North Korea could smugly protest that, if these powers cannot even be bothered to negotiate a treaty extension, why should it listen to their concerns about proliferation? Pyongyang launched its first intercontinental ballistic missile capable of reaching the US back in 2017, and may have even tested a hydrogen bomb. Nobody should want to see Iran join this nuclear club either, but it gets harder when the big boys say one thing and do another. The Non-Proliferation Treaty, which aims to reduce existing stockpiles in exchange for other countries not going nuclear, would be at stake should the New START talks fail.
Extending New START should be the bare minimum goal, albeit right now, with just over three months to go, it is the best scenario. The ambition must be to extend it for five years and negotiate to agree on a successor treaty.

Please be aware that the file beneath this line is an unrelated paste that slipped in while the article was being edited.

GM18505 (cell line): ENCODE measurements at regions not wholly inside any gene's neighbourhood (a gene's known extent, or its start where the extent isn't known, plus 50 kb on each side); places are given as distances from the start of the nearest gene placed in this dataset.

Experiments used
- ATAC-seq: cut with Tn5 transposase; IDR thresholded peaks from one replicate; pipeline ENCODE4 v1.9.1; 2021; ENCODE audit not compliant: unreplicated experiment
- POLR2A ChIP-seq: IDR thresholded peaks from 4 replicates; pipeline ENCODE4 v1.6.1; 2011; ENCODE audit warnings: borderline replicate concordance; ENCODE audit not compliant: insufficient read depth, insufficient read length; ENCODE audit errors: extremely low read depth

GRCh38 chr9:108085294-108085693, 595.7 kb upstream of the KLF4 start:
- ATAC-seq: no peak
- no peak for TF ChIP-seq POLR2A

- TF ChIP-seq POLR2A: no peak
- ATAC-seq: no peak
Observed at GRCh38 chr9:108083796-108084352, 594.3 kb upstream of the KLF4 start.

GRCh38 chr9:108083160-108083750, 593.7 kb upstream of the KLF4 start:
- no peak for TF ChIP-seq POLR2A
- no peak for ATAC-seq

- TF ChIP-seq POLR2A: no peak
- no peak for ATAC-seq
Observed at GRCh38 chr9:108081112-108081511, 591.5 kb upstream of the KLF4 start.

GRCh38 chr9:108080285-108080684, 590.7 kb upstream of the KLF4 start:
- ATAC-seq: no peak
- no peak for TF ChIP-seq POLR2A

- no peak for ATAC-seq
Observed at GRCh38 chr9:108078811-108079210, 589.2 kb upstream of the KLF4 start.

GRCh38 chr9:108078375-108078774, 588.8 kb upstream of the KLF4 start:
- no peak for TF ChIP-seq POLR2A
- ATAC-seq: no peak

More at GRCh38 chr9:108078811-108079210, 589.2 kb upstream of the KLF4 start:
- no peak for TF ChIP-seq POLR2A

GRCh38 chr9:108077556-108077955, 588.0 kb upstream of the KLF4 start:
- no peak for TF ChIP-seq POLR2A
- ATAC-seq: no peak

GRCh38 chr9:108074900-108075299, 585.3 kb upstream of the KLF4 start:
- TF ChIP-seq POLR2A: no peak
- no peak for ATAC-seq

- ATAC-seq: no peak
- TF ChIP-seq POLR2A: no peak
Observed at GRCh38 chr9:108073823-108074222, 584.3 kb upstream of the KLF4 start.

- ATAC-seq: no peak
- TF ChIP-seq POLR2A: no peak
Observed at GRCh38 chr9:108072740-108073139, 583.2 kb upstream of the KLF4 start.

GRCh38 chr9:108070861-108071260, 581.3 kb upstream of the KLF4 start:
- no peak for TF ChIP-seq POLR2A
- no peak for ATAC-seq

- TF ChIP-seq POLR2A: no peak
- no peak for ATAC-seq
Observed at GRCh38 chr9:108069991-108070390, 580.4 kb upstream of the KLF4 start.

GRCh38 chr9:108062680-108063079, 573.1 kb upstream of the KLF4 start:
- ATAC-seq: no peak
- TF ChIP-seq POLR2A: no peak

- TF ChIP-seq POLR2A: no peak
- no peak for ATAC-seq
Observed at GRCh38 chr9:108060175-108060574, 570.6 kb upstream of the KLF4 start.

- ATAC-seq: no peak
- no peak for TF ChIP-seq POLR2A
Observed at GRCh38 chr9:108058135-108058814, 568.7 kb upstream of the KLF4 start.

Of course, New START does not assuage every concern. The US should be concerned about Russia’s non-strategic stockpile. China’s ambitions in this field also have to be constrained, with the Pentagon believing that Beijing’s stockpile of warheads will double from 200 to 400 over the next decade. At the same time, other powers should listen to China’s fears about not ignoring them. Its arsenal is outmatched by both Russia and the US, and hence it feels threatened.